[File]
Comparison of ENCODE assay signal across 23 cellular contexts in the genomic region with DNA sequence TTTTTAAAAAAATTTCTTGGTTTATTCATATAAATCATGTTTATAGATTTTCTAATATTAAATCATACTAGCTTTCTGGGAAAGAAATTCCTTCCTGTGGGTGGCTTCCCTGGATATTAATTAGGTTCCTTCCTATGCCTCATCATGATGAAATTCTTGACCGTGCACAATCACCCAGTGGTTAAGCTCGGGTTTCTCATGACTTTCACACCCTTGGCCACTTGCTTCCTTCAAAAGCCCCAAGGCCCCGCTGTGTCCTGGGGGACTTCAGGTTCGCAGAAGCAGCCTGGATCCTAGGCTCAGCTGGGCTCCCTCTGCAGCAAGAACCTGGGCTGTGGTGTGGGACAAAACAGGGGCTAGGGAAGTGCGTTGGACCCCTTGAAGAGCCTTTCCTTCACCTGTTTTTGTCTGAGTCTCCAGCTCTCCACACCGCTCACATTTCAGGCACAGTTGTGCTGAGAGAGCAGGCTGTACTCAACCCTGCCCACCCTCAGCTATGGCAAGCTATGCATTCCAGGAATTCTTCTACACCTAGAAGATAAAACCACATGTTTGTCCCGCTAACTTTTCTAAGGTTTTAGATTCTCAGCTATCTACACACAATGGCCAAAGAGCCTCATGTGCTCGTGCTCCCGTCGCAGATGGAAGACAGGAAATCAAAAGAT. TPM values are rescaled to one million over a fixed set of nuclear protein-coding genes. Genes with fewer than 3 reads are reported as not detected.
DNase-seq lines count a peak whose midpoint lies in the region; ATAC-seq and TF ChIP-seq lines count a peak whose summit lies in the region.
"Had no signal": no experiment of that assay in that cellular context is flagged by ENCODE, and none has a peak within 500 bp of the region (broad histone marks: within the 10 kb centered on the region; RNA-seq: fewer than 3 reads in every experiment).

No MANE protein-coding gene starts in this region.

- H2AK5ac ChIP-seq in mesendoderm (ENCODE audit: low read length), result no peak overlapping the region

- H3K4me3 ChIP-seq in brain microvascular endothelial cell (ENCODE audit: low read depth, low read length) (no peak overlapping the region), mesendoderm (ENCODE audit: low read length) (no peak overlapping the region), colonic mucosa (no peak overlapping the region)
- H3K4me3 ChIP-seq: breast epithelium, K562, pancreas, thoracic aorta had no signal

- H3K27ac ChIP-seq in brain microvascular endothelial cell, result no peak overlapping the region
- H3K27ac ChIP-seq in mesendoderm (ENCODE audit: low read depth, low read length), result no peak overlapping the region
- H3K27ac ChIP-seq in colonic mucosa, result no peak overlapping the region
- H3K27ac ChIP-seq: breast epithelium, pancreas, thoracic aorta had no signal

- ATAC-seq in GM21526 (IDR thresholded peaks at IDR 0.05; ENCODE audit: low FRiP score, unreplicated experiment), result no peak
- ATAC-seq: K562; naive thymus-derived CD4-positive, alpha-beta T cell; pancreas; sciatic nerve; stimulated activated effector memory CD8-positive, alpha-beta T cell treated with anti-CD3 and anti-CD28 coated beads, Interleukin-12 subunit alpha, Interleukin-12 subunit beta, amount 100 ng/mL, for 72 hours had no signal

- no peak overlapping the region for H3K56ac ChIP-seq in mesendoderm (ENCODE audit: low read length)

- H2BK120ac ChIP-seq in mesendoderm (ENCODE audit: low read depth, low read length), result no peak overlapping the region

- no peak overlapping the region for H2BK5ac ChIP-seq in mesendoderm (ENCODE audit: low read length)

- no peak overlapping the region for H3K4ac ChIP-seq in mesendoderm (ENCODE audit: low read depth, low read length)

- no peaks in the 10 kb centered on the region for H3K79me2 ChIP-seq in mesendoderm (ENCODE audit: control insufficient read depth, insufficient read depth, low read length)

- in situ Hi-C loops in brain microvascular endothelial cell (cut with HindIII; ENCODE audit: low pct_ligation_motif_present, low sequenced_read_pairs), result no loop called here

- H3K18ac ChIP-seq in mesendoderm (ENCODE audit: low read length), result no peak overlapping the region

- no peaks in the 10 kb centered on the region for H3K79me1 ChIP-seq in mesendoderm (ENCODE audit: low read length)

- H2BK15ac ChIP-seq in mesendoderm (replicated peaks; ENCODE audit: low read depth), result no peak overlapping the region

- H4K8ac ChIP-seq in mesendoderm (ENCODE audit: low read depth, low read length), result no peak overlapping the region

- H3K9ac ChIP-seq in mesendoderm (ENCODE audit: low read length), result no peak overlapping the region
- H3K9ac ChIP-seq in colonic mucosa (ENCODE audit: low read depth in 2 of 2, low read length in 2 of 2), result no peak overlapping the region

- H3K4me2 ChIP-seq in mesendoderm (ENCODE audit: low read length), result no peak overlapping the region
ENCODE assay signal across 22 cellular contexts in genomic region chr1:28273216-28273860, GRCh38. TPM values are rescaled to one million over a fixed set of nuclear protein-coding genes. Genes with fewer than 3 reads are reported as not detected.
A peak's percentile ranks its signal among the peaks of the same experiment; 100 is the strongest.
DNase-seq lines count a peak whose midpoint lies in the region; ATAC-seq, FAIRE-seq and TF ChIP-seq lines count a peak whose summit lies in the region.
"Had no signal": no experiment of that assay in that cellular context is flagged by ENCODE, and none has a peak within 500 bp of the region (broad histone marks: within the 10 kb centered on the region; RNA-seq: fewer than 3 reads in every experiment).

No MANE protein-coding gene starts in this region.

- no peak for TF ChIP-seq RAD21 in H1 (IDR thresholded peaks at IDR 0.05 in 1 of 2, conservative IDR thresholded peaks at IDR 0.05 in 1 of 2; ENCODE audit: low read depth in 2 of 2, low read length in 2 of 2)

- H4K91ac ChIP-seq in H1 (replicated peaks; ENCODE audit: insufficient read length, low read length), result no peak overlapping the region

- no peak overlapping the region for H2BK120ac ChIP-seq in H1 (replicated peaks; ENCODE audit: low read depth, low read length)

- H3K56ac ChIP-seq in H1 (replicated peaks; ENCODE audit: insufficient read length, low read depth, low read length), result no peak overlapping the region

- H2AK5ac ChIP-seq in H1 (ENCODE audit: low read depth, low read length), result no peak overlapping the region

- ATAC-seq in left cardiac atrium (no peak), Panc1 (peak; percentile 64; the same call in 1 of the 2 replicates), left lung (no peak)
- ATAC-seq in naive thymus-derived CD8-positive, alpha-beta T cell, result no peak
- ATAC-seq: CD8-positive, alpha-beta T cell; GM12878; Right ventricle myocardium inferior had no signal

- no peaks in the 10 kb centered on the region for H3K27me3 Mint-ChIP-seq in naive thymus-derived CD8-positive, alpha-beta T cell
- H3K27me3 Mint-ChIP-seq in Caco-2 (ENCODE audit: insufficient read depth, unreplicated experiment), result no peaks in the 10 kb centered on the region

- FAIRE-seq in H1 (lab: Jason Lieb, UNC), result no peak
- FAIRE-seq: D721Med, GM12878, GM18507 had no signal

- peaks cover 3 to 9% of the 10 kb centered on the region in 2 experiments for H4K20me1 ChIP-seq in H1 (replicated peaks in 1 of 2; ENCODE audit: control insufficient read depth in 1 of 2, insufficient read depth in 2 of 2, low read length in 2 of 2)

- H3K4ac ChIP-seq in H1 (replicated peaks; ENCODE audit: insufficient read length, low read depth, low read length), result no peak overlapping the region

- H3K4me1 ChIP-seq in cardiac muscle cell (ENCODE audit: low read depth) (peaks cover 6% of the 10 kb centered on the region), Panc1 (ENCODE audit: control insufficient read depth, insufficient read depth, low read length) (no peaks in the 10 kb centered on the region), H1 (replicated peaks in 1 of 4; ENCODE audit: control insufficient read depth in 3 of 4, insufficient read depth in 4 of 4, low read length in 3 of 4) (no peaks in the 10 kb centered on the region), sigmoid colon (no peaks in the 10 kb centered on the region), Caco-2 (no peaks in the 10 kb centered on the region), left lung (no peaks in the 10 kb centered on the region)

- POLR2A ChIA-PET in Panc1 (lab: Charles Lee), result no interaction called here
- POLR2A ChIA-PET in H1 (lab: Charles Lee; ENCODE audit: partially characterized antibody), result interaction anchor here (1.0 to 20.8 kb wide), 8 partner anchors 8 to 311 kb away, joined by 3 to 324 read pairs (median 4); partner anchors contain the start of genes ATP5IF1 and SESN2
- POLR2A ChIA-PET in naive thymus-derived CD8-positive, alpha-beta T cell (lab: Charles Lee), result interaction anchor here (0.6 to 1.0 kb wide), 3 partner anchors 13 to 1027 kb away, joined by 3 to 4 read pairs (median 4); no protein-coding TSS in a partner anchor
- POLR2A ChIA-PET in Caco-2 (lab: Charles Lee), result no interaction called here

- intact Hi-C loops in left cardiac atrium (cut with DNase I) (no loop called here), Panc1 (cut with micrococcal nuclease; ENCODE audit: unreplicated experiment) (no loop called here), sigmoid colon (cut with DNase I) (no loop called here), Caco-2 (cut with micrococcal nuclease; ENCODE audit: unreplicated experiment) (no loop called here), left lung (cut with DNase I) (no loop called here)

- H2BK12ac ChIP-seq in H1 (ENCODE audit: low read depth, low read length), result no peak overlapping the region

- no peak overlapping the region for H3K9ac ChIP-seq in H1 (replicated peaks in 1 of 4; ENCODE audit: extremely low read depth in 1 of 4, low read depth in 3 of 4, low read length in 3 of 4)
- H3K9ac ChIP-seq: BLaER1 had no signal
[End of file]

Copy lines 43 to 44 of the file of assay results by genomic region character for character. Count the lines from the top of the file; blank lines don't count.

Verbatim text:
- FAIRE-seq: D721Med, GM12878, GM18507 had no signal

- peaks cover 3 to 9% of the 10 kb centered on the region in 2 experiments for H4K20me1 ChIP-seq in H1 (replicated peaks in 1 of 2; ENCODE audit: control insufficient read depth in 1 of 2, insufficient read depth in 2 of 2, low read length in 2 of 2)